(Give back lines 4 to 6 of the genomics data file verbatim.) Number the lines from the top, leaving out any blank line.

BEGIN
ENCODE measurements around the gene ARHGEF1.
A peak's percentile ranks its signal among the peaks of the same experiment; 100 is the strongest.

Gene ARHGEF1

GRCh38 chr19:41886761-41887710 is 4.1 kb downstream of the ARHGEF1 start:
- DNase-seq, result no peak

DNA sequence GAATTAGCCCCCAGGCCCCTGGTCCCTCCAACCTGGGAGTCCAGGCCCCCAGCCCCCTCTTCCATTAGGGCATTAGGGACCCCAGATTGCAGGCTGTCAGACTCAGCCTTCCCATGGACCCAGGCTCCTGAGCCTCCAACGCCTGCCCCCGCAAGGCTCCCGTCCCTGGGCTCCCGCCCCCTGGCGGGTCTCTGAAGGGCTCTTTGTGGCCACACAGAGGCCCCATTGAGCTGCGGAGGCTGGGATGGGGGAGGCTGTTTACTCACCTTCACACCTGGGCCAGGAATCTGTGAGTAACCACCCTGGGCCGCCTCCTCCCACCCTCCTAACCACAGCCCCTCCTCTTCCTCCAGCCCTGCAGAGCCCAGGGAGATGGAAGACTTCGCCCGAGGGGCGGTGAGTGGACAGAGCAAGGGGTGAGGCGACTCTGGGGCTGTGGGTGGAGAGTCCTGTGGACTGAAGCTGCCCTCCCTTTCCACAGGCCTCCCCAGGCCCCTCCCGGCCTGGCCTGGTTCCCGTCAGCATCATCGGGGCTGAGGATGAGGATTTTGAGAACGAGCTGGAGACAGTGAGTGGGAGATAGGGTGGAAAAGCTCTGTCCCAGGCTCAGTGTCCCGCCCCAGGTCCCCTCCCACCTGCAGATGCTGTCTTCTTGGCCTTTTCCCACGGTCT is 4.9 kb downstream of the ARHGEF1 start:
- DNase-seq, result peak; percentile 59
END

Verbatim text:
GRCh38 chr19:41886761-41887710 is 4.1 kb downstream of the ARHGEF1 start:
- DNase-seq, result no peak

DNA sequence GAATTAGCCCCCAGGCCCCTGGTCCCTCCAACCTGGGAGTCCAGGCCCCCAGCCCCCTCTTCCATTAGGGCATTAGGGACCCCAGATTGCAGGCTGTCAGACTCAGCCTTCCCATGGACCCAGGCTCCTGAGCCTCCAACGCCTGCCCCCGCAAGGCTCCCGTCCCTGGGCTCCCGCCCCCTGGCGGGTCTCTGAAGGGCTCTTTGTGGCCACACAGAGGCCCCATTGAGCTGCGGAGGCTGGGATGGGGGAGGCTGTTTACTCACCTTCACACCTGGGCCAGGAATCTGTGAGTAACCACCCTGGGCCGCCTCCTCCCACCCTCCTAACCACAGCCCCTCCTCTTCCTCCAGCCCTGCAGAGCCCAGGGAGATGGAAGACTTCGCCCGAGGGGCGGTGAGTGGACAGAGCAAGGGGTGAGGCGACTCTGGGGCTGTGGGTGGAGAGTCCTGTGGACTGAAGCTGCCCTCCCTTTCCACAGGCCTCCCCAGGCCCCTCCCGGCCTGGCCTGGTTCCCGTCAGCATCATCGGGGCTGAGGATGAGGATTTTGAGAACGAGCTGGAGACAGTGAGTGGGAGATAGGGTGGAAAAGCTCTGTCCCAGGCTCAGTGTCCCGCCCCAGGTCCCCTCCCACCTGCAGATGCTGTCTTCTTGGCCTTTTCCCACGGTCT is 4.9 kb downstream of the ARHGEF1 start: